The party thief decided to try to jump across the sewer channel but failed, landing in the water next to the large pipe – which was revealed to contain a dire rat. The rat bit the thief (one exposure to Dire Rat Filth Fever) and was soon joined on the other side by a crocodile who clamped its jaws around the poor thief’s leg. Ouch!

The rest of the party was dealing with the swarm and the other crocodile, but the drow warpriest did wade into the muck and drop a cloud of darkness to help the thief get away. No luck, though – the crocodile’s next turn of grinding its jaws down on the delicious thief left the sneaky bugger unconscious (and getting more exposure to disease from the dirty water).

Eventually the thief was healed and got himself out of harm’s way and the rest of the party started taking care of the bad guys one by one – first the dire rat, then the swarm, then finally the crocodiles. And there was much rejoicing!

At the end of the encounter, since the thief had been exposed three times to Dire Rat Filth Fever (twice from rat bites and once from bleeding in the dirty water) I invoked my house rule: He only had to make one saving throw to avoid infection, but because of the two extra exposures, the saving throw was at a -2 penalty. It was a moot point, as he rolled a 7 on the die and found himself infected.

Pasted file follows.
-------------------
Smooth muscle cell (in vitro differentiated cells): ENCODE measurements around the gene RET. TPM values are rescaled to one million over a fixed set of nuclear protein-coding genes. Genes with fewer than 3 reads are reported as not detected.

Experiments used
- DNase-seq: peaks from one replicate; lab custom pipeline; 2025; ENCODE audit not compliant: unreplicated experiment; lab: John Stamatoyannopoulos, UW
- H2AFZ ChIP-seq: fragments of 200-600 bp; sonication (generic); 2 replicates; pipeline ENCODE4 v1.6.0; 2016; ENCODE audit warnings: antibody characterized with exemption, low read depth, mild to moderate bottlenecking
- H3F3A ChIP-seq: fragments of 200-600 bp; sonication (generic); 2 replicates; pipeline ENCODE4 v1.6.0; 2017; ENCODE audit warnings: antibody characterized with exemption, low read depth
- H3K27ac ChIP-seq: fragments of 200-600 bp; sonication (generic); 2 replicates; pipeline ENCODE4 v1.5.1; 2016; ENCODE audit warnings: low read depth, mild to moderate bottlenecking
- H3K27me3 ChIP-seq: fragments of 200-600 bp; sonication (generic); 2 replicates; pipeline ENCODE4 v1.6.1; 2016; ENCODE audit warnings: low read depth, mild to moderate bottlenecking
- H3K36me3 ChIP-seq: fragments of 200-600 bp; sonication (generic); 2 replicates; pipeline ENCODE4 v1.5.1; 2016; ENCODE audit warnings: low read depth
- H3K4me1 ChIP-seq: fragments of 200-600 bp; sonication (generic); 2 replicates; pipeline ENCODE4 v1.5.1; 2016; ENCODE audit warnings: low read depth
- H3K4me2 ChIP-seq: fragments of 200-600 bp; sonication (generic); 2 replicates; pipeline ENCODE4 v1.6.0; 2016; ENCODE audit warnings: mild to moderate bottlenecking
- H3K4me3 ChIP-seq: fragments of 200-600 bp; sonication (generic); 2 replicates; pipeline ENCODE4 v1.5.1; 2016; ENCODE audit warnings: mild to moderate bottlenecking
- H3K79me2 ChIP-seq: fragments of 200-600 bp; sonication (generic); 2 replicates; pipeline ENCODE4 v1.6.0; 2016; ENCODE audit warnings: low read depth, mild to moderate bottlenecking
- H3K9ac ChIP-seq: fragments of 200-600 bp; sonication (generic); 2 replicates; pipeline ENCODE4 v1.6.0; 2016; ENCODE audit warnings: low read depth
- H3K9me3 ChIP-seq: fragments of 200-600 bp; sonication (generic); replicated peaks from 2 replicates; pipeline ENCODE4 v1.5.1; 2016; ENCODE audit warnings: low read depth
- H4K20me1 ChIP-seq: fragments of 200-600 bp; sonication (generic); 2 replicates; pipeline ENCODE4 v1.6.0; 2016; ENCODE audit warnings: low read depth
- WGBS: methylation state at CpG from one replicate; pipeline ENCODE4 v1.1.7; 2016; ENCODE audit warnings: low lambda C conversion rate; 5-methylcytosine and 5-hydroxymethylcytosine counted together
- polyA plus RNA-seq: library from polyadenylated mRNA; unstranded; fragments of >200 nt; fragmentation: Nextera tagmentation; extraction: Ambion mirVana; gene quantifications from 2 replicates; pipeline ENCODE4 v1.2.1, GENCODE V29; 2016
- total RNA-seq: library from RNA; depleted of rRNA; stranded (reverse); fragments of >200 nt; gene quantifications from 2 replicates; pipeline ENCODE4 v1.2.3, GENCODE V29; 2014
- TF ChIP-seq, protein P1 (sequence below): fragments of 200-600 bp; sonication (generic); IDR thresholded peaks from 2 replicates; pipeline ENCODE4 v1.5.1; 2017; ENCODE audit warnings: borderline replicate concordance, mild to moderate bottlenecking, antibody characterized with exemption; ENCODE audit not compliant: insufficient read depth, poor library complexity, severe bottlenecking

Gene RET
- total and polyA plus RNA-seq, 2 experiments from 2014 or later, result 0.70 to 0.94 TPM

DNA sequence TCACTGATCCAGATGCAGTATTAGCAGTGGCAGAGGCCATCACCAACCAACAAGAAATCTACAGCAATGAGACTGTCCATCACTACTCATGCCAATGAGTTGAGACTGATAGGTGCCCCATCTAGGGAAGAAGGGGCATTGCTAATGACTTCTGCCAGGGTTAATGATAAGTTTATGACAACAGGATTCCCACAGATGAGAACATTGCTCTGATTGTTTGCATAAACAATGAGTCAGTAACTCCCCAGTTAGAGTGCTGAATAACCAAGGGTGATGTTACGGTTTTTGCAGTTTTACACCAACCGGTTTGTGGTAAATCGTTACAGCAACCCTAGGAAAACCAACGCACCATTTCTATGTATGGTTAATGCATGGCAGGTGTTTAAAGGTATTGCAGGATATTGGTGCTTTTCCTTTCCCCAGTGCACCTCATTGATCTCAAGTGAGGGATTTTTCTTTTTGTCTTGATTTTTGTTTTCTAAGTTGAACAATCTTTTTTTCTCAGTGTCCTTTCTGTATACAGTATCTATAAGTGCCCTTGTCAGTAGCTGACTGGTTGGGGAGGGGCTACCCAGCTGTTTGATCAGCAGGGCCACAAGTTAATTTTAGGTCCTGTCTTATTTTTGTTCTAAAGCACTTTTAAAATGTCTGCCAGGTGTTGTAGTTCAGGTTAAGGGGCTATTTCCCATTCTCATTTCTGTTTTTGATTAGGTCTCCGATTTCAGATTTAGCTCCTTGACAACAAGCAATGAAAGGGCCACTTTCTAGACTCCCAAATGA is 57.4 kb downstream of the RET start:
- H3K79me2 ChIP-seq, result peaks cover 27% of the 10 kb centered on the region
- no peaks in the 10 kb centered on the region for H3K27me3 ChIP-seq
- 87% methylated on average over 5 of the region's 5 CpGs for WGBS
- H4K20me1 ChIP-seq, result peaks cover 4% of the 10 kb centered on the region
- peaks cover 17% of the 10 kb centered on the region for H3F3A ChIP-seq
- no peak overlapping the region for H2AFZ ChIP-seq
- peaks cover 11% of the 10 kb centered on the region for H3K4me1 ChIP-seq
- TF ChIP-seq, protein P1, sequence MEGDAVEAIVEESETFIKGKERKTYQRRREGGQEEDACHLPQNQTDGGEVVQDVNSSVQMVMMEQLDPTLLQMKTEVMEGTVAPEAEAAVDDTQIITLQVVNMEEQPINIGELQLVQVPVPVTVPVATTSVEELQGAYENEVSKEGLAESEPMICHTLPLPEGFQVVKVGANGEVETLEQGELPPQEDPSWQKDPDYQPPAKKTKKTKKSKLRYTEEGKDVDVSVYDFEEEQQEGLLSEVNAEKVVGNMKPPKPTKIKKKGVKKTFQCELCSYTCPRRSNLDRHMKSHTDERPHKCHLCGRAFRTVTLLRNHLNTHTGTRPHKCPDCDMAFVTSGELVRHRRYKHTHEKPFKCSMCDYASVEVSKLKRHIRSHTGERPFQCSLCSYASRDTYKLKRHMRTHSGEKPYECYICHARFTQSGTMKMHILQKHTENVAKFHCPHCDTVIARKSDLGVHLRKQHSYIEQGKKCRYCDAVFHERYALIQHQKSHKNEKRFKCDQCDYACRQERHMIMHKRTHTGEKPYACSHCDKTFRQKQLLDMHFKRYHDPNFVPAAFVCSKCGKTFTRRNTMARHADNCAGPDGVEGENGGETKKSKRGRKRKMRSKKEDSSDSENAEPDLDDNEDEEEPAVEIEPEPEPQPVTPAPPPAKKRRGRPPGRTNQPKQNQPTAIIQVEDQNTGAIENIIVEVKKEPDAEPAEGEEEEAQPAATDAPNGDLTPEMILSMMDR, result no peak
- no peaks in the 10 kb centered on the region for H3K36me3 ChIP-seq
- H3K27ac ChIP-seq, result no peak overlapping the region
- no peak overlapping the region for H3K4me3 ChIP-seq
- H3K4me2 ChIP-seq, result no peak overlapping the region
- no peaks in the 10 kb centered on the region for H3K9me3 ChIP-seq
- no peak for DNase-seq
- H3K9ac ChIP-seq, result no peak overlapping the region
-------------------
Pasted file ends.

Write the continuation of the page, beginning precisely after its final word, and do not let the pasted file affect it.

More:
In prepping for the game, I realized that it would be a pain in the butt for a typical Encounters player to have to deal with a disease. “Wait, what do I have to roll to get better? And what happens if I get worse?” So, I used the awesome Power2ool to create disease cards to hand out to any players who get infected:

While it was only a one-week return to the Encounters DM table, I had a lot of fun. It was also nice to have more people compliment me on my projector setup + MapTool for my in-person games. The encounter itself wrapped up within an hour, so I was even able to make it to bowling on time.

Best of all, the coordinator at the store is thinking about moving Encounters to Tuesday nights in the future, since WotC has given store owners more flexibility about when they run the program. That would be awesome, since I’d be able to get involved again!

Edit: However, it looks like this is not a new WotC policy after all, and Encounters is still required to be run on Wednesday. Well, poop.

Updated adventures: The Stolen Staff and Tallinn’s Tower